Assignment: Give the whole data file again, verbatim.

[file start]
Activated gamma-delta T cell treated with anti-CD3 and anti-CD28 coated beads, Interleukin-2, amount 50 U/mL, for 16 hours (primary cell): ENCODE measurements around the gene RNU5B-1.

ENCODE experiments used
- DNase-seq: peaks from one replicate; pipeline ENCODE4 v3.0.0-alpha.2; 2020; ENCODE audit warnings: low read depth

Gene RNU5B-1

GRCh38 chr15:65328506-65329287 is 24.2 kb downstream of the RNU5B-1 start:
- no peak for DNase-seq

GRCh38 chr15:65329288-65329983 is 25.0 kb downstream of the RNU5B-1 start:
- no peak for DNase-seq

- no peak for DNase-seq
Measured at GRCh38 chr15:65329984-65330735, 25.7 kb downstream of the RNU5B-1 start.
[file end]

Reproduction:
Activated gamma-delta T cell treated with anti-CD3 and anti-CD28 coated beads, Interleukin-2, amount 50 U/mL, for 16 hours (primary cell): ENCODE measurements around the gene RNU5B-1.

ENCODE experiments used
- DNase-seq: peaks from one replicate; pipeline ENCODE4 v3.0.0-alpha.2; 2020; ENCODE audit warnings: low read depth

Gene RNU5B-1

GRCh38 chr15:65328506-65329287 is 24.2 kb downstream of the RNU5B-1 start:
- no peak for DNase-seq

GRCh38 chr15:65329288-65329983 is 25.0 kb downstream of the RNU5B-1 start:
- no peak for DNase-seq

- no peak for DNase-seq
Measured at GRCh38 chr15:65329984-65330735, 25.7 kb downstream of the RNU5B-1 start.